Jewish World Review Feb. 22, 2001 / 29 Shevat, 5761
But there was also the spectacle of the Clintons leaving the White House having solicited and received major gifts for their new homes in such a way as to get around limits on gifts to now Senator Clinton. And, it was discovered later, there was their kleptomania, and tacky kleptomania at that, in actually trying to take furniture that belonged to the White House itself. This of course was all coupled with the controversy surrounding Bill Clinton's original intent to rent ultra-high priced New York office digs at taxpayer expense.
In the wake of such predictably disgusting behavior on the part of the Clintons, we have for the first time witnessed denouncements of Clinton by longtime defenders, such as Senators Tom Daschle, Joe Biden, Paul Wellstone, and Representative Barney Frank. With equal alacrity, leaders of the liberal media pack were suddenly lambasting Clinton for his final presidential and then post-presidential maneuvers, for instance, the Washington Post's Richard Cohen and E.J. Dionne, TIME's Margaret Carlson, and even the New York Times itself.
But where were these folks while Clinton was still in office and when their criticism would have mattered? These are the same sorts of people who stood by him during the Monica Lewinsky affair and the resulting perjury and cover-up; who were there for him when he took campaign cash from the Communist Chinese, apparently in exchange for giving them sensitive nuclear technology; when revelations arose about crooked land deals and hush money; when he was credibly accused of sexual harassment and even rape - and during a host of other corruption scandals. Through all these things, while sometimes mild and always in the end harmless words of criticism might be occasionally offered up, the Friends of Bill stood by their man.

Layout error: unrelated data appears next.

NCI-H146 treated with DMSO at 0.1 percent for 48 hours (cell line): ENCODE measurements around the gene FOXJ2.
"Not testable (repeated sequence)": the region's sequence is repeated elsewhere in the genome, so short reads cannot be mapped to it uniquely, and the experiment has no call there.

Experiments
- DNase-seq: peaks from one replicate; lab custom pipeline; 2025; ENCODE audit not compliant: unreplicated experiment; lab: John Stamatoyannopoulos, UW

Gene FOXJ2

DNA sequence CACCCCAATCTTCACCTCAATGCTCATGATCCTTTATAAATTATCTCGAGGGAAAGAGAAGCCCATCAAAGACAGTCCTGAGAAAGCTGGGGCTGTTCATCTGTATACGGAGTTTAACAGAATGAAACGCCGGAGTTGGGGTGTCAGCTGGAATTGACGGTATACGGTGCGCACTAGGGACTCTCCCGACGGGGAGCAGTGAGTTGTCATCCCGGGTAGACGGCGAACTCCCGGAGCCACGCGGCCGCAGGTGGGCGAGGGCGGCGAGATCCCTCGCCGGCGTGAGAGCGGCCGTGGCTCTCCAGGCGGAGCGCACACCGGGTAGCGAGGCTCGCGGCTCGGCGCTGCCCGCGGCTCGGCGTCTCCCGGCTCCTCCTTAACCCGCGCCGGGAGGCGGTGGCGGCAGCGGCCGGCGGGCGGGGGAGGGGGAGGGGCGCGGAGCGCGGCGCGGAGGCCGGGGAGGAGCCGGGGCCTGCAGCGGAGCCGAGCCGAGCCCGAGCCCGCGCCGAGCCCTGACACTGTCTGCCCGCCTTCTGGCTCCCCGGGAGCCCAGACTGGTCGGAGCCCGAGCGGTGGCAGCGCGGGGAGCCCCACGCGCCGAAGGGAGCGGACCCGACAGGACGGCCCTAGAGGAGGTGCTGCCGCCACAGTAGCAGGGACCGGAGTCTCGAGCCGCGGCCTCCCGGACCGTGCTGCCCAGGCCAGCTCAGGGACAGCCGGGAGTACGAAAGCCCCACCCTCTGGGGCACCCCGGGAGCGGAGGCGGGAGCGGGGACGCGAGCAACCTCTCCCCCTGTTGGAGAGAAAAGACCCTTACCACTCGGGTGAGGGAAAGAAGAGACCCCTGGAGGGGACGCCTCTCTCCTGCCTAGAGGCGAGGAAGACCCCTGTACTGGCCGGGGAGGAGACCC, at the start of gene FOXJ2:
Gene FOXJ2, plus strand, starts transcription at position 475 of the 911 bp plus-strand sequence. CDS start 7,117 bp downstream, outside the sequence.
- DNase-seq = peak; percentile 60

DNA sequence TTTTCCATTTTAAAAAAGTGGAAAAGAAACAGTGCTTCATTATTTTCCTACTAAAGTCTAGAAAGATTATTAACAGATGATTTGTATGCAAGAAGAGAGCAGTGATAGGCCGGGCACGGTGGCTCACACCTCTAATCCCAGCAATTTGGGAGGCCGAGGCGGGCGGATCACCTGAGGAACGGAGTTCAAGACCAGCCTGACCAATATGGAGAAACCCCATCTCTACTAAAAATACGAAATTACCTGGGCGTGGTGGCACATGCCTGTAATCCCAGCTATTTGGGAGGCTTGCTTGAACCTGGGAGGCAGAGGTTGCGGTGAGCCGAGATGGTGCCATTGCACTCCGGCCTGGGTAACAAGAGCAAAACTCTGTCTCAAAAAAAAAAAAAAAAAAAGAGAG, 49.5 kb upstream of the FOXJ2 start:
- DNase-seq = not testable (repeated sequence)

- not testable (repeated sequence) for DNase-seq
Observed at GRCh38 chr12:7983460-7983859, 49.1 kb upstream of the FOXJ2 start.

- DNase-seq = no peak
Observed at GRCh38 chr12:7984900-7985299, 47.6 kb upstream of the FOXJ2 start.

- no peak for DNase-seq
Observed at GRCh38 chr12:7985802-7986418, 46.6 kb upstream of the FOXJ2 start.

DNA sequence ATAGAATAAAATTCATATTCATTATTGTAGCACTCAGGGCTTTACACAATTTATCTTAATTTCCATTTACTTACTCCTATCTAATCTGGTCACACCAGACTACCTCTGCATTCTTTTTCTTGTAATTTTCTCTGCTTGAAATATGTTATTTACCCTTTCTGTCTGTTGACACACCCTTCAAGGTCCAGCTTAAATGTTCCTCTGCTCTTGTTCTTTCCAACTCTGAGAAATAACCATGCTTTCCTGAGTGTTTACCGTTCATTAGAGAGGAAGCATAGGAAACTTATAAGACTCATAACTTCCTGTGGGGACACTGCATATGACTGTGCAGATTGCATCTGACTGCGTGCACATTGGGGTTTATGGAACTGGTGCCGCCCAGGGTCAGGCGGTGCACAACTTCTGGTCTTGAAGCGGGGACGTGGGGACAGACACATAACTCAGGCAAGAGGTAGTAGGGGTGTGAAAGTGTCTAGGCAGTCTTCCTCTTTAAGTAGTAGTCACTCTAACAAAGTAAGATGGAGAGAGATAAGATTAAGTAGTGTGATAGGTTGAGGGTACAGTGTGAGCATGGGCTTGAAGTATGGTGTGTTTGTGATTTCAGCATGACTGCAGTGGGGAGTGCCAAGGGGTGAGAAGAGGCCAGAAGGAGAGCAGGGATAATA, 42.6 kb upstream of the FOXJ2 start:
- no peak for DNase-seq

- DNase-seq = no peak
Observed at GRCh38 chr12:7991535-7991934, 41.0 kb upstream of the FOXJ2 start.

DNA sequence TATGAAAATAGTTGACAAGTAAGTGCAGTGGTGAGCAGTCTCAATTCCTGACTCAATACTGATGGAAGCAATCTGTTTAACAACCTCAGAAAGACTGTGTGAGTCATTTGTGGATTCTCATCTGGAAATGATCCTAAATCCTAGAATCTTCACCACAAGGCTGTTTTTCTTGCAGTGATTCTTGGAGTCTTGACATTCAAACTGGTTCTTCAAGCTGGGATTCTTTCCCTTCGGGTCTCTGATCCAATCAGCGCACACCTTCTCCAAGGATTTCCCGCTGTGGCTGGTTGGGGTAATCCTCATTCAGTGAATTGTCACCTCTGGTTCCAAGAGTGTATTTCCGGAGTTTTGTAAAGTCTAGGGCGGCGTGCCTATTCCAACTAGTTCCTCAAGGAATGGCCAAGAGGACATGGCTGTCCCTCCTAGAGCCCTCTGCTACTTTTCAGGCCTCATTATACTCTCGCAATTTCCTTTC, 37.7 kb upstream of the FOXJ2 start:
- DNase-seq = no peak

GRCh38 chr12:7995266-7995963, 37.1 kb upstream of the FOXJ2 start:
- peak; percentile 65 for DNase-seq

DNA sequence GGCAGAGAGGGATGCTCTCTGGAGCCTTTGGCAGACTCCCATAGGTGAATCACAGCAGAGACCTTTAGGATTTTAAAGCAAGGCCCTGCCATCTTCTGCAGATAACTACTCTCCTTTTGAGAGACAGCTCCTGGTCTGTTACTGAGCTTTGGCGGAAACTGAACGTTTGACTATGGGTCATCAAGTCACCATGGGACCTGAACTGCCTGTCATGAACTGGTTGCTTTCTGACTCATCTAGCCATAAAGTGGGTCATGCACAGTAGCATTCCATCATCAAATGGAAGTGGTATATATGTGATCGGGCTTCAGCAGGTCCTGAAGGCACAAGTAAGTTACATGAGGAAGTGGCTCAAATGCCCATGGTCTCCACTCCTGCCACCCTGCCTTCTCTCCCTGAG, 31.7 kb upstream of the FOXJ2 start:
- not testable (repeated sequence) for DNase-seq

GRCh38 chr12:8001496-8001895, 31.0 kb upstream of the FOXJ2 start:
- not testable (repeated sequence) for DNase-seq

Now, it seems the former Friends of Bill can't be nasty enough. They are using words like "betrayal" and "contemptuous" to describe Clinton's latest actions. But they remind me of Inspector Renault in "Casablanca" who was "shocked, shocked" to find gambling going on in Rick's casino - as he's being handed his winnings. Apparently it's now safe for the liberal trendsetters to denounce Bill Clinton. He's out of office, he can't help them anymore, and anyway attacking him now that he's gone is a morally cheap way to finally "do the right thing." Nor does repudiating him today much aid his Republican and conservative foes as it would have done during the Clinton presidency.
It seems the former Friends of Bill have the pathetic "we're all cold-warriors now" mentality. During the Cold War liberal lawmakers and the media elite rarely dared to criticize the Soviet Union. But once the walls of the iron curtain came down, once there was nothing more to be gained by defending America's foe, suddenly there was no end to the extent to which they excoriated it. Yet, when it really mattered, these same people were nowhere to be found. Worse, they were willing to hang out to dry those who were on the front lines with the courage to fight the battles that did, in the end, bring down communism.
Then, the chief recipient of their ire, of course, was Ronald Reagan. Ironically (or perhaps not given what seems to be the pattern of the elite in these matters) many of Reagan's former attackers recently lauded him on his 90th birthday. The Washington Post, for instance, ran a glowing profile of the former president and his legacy.
Is it just that President Reagan's great contributions, particularly in ending the Cold War, are becoming clearer with the passage of time? Perhaps. But I think it's more likely that, just as it's now "safe" for the former Friends of Bill to denounce Clinton, meaning there is no political or moral price to pay for it, so too it is "safe" to laud Reagan - in retrospect.
The lesson to be learned here is one that should concern us all:
Many of America's "leading lights" have shown us over and over
again that they are willing to do the right thing - when finally it